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Crain’s – The fight to expand medical marijuana in New York (in 5 steps)

By Brendan O’Connor, 2/18/16


After nearly two decades of debate, New York is now one of 23 states where certain patients can legally use marijuana for medical purposes. But just a month after the first licensed dispensaries opened, marijuana advocates are calling for change, arguing that the state’s restrictive regulations block access for many needy patients. Sixteen of the 20 state-approved dispensaries have opened, but there is no public listing of the approximately 350 doctors who have completed the training required to recommend marijuana. “You can’t sign up as a patient unless you find one of those doctors,” said Manhattan Assemblyman Richard Gottfried. “I think it’s plainly illegal to keep that list secret.” 2) THE PLAYERS

Since he began introducing medical-marijuana bills in 1997, Gottfried has emerged as one of New York’s strongest advocates on the issue and is leading the charge for more availability. The five companies authorized by the state to dispense medical marijuana are estimated to have invested a combined $125 million so far. But Gov. Andrew Cuomo is a recent convert who still backs bans on smoking marijuana and a limit on the number of strains that can be cultivated. The state allows just 10 diseases and conditions to be treated with marijuana—including cancer, AIDS, ALS, Parkinson’s and epilepsy; last month, state Health Commissioner Howard Zucker refused to add post-traumatic stress disorder, Alzheimer’s, muscular dystrophy and rheumatoid arthritis to the list. “The law [doesn’t] tell doctors what diseases are appropriate for any other drug,” Gottfried said. “We really should not have an official list for medical marijuana.”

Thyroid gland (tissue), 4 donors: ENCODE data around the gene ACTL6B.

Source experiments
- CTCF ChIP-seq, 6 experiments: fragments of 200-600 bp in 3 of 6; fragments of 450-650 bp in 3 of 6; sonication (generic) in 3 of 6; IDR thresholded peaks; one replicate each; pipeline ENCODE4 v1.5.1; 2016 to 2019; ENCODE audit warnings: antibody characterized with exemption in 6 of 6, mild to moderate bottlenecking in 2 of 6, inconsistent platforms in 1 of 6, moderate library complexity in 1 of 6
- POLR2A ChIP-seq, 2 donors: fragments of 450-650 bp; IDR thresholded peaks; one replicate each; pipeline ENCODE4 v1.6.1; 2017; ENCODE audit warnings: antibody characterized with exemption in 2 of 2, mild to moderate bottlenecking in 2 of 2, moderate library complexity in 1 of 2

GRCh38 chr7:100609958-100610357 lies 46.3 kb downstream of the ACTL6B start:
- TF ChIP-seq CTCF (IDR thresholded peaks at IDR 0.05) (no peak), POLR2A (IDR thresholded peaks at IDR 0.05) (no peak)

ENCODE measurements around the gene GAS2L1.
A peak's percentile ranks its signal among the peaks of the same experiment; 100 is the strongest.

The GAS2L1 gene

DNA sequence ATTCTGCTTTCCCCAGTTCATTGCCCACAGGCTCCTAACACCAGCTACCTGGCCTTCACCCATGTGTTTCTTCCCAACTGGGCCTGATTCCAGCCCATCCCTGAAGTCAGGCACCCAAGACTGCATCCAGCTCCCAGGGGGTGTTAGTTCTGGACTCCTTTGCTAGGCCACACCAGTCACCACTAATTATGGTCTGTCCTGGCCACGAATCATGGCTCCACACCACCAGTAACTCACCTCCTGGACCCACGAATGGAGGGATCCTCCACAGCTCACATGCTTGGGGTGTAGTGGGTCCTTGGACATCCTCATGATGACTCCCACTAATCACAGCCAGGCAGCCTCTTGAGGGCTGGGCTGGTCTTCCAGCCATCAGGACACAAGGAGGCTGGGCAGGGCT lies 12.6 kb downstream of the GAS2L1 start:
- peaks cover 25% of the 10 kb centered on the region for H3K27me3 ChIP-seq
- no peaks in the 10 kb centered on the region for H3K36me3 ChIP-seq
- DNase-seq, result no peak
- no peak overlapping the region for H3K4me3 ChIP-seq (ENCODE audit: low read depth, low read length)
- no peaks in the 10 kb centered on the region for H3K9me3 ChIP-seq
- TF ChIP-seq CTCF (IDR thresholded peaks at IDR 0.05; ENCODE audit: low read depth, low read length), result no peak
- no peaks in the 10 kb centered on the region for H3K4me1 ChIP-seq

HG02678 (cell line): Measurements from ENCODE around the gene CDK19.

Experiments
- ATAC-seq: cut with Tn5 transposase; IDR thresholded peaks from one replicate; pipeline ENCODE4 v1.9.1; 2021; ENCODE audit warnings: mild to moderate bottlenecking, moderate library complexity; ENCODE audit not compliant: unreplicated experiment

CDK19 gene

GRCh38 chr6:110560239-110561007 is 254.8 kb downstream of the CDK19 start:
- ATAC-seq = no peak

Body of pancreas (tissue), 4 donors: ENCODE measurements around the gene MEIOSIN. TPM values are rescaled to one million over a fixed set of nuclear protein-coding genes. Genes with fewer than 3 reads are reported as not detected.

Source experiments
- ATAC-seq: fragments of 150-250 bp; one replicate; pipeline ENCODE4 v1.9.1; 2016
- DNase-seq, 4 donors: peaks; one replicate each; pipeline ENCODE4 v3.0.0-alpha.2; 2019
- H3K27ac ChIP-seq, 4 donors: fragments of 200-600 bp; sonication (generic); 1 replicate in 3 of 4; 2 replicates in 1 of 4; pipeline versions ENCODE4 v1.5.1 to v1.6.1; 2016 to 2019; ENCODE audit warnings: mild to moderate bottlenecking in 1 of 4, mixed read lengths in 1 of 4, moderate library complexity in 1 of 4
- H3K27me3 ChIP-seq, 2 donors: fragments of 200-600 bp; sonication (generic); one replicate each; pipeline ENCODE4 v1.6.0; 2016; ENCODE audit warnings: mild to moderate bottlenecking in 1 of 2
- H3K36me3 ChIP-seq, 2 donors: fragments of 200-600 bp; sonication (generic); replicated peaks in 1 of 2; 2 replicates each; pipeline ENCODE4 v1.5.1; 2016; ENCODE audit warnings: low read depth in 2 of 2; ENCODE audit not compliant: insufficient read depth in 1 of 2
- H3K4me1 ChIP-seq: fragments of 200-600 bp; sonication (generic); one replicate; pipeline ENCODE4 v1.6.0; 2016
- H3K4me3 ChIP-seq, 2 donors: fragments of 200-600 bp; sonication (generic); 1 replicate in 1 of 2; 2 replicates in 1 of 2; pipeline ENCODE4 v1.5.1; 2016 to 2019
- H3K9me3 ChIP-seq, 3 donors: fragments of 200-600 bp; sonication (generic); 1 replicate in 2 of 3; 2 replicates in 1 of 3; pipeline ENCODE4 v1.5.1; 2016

3) YEAH, BUT …

New York is one of only two states that don’t allow pot in a smokable form, a restriction that limits accessibility, as oils and capsules are more expensive and pot is not covered by insurance. The cap on dispensaries means there is about one for every million New Yorkers. The law also limits possession to a 30-day supply and doesn’t allow patients to grow their own. By comparison, Oregon allows them up to 24 ounces of usable pot and to grow as many as 24 plants. Medical-marijuana sales in New York are projected to surpass $830 million in 2020, but that figure would be $3 billion if recreational use were legalized, according to a recent report from Greenwave Advisors.


Through Cuomo’s first three years in office, the governor and state Senate Republicans blocked medical-marijuana bills. In early 2014, citizen advocates led by Wendy Conte, an upstate mother whose daughter Anna’s epilepsy had been effectively treated with marijuana in other states, lobbied lawmakers to change sides. That June, the Compassionate Care Act became law, but the 18-month implementation window proved too long for Anna, who died later that summer after slipping into a coma. “Patients in New York are suffering,” said Julie Netherland of the Drug Policy Alliance, an advocacy group. “And they are suffering much longer than they need to be.”


Gottfried has introduced a bill to double the number of state-approved producers and will unveil more marijuana legislation in the coming weeks. “We can now make a clearer case that changes are needed,” Gottfried told The Village Voice. “I’m sure some pieces will be more controversial than others.”